Soldiers' nutrition improves with healthier menus, study says | Mini-foods may not prevent overindulgence, dietitian says | Many babies are introduced to solid food earlier than recommended
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March 25, 2013
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SmartBrief for Nutritionists

Healthy Start
Soldiers' nutrition improves with healthier menus, study says
A study conducted at five dining facilities at Fort Bragg, N.C., found that using color-coded "Go for Green" nutrition cards and offering a healthier menu that included a lean-meat or vegetarian entree led to significant nutritional improvements and a reduction in fat intake among soldiers, Army researchers said. Data for the study, which was published in the Journal of the Academy of Nutrition and Dietetics, was collected through surveys and digital photography of dinner plates before and after meals. United Press International (3/25)
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Dietary Health
Elderly with diabetes face unique challenges, RDs say
Older patients with diabetes may not exhibit the same symptoms as other patients and also face complicating factors, such as dementia, dental problems, social isolation and financial issues, that affect diet and medication compliance, registered dietitians said. RD Joan Hill said a simple approach, such as a food-group meal-planning technique, may be best for counseling elderly patients about diabetes. She recommends limiting discussions to one or two topics per visit and writing out instructions in larger print. Today's Dietitian (3/2013)
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Mini-foods may not prevent overindulgence, dietitian says
Mini-meals and mini-desserts offer diners a chance to indulge in small portions. Registered dietitian Ally Gallop says the mini-food concept works if a single item is eaten as a substitute for a standard serving size, but having a variety of small foods on a plate can lead people to eat more overall. "Variety does increase how much we'll eat; we're just kind of curious," Gallop says. Columbia News Service (Columbia University) (3/1)
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Science & Research
Many babies are introduced to solid food earlier than recommended
The American Academy of Pediatrics recommends exclusive breast-feeding for about the first six months of life, but CDC researchers found that 40% of 1,334 mothers said they started introducing solid food to their babies before they were 4 months old. The researchers found that formula-fed babies were twice as likely as breast-fed babies to be given solids early. About 90% of mothers who introduced solids early said they thought their babies were old enough to eat such food, according to the study in the journal Pediatrics. USA Today (3/25), The New York Times (tiered subscription model) (3/25)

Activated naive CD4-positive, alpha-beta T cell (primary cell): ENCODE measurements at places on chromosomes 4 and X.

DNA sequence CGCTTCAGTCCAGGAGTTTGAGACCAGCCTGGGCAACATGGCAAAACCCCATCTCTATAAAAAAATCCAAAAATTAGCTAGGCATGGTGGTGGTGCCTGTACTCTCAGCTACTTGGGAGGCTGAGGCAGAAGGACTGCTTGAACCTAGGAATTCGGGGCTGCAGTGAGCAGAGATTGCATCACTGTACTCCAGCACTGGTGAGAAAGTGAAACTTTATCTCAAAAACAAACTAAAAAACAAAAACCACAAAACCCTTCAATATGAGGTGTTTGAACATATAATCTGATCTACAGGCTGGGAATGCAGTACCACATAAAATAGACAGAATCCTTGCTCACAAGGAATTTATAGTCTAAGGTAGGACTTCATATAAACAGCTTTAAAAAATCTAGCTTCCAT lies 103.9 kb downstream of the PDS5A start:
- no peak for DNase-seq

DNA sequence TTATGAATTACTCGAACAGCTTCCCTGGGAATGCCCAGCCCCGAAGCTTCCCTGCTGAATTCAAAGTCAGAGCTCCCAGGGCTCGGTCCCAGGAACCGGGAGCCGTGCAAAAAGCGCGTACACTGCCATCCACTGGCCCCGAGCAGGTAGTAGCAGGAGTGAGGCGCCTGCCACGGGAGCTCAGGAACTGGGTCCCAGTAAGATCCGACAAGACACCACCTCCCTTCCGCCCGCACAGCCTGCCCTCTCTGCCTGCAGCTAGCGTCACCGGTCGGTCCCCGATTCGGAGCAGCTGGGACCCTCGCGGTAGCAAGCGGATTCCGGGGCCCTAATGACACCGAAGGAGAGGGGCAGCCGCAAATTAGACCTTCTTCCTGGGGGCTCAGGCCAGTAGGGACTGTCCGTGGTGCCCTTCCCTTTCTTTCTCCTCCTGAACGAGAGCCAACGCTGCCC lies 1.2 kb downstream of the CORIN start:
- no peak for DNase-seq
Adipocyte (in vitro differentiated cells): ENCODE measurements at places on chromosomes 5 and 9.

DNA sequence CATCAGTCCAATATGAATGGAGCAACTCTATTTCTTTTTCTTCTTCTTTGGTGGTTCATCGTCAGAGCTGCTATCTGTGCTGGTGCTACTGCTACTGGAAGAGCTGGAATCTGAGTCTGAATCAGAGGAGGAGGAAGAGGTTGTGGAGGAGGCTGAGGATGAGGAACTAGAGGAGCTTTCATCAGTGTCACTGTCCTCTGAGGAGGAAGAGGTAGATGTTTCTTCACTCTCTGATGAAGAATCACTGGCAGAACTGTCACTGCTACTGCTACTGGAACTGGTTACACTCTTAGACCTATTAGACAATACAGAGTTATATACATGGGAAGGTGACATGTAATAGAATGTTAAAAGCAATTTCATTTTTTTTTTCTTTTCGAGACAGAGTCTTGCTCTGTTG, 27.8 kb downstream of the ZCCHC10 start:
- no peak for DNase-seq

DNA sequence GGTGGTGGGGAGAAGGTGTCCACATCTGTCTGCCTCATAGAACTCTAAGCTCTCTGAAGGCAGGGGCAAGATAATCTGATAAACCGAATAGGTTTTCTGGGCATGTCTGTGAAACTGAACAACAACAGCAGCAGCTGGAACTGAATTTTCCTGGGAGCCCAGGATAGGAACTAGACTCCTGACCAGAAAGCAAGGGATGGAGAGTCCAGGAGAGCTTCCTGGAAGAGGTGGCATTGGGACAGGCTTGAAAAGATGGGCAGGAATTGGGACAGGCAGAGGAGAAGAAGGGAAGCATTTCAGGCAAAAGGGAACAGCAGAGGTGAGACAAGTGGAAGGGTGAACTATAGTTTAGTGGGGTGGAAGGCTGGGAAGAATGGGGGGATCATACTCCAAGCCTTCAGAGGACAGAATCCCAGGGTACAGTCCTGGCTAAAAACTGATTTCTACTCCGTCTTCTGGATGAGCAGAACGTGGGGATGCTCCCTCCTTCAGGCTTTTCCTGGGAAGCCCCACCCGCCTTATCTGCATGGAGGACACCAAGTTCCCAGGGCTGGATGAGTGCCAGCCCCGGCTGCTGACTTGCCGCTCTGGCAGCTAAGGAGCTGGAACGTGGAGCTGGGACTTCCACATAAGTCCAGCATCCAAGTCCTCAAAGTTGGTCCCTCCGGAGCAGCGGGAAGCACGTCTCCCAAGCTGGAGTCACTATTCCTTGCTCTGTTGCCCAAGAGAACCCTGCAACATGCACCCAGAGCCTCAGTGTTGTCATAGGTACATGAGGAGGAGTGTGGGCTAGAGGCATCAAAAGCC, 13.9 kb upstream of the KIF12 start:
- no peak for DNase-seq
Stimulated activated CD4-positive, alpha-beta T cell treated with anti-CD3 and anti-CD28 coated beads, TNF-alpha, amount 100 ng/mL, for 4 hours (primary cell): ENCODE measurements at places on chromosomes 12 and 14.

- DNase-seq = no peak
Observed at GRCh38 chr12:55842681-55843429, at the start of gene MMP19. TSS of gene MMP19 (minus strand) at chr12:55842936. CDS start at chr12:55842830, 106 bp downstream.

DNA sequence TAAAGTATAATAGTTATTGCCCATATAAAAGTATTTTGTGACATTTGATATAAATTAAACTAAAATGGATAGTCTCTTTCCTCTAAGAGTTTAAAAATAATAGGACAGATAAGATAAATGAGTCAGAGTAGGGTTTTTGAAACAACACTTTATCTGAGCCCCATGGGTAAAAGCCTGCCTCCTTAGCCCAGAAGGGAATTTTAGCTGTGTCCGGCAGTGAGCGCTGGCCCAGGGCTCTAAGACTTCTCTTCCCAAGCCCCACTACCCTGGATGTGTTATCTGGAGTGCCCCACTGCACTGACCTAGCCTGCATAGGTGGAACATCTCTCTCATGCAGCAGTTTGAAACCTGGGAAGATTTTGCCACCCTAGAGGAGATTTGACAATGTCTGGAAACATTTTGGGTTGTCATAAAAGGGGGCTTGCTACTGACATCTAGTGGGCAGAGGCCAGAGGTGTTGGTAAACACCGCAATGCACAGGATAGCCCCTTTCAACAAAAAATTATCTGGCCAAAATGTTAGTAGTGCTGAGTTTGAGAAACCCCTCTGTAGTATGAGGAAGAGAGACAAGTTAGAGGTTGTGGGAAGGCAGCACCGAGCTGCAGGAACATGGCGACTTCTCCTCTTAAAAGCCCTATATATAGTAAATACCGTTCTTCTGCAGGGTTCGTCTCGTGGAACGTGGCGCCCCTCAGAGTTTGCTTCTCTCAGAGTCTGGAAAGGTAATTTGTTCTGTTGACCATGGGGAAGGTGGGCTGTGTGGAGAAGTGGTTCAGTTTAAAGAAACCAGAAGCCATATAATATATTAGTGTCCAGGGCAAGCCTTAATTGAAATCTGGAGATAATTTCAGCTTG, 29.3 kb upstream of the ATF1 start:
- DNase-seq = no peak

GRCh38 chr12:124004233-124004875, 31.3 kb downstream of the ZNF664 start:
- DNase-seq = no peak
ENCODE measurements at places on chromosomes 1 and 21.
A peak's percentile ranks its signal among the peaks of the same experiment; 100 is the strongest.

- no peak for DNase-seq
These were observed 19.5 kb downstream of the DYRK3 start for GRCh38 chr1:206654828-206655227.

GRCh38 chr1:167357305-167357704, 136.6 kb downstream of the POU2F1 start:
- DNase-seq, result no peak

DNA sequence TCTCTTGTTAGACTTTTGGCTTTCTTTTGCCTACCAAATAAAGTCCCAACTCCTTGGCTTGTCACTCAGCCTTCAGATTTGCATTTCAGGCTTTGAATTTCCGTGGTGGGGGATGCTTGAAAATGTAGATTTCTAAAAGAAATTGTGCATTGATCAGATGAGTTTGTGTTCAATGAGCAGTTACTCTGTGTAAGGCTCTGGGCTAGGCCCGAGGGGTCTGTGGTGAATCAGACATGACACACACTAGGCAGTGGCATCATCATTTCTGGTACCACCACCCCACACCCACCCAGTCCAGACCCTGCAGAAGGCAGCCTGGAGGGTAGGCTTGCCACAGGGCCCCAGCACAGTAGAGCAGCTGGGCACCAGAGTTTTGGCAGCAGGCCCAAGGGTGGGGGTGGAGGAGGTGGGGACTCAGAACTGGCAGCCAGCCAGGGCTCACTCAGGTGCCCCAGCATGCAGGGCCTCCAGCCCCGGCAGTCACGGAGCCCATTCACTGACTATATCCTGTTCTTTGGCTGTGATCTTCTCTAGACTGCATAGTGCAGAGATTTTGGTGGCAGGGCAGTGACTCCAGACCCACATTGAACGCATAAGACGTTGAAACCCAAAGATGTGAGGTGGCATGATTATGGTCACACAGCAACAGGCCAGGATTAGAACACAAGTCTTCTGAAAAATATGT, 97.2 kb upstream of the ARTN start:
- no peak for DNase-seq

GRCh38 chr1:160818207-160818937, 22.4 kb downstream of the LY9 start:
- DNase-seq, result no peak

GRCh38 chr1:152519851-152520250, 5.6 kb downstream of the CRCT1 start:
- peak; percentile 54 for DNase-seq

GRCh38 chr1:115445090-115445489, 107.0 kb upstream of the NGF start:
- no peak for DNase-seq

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Eating organic food during pregnancy not tied to hypospadias
Overall, an organic diet during pregnancy was not significantly associated with hypospadias in boys, according to a Danish study in the journal Urology. However, researchers found that frequent intake of nonorganic high-fat dairy products may be linked to a higher risk of hypospadias. News (3/21)
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Study refutes link between constipation and colorectal cancer
An analysis of 28 studies found little evidence to support a link between constipation and colorectal cancer. People who received colonoscopies primarily due to constipation were less apt to have colon cancer than average. The findings were published in the American Journal of Gastroenterology. Reuters (3/21)
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Regular exercise in childhood may prevent fractures later in life
Swedish researchers who followed more than 2,300 7- to 9-year-olds found that those who exercised daily had higher bone mineral density compared with the control group, possibly lowering their risk for fractures later in life. The findings were presented at the American Orthopaedic Society for Sports Medicine meeting. HealthDay News (3/23)
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Hot Topics
Institutional Foodservice
University nutritionist uses small changes to create healthier menus
North Carolina State University nutritionist Lisa Eberhart uses small changes, or "stealth health," to create healthier menus, such as switching to lower-fat milk and wheat bread and using turkey instead of beef for meatballs. She created a nutrition-information database for every menu item that students can access from their mobile devices and opened "worry free" zones that offer gluten-free and vegan foods. The News & Observer (Raleigh, N.C.) (3/23)
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Recipe of the Day
Spaghetti frittata
This frittata features spinach and sun-dried tomatoes as well as eggs and spaghetti. Cooking Channel
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Food For Thought
It's a very thin rope you have to walk to help students be healthier, but still keep them happy."
-- North Carolina State University nutritionist Lisa Eberhart, as quoted by The News & Observer
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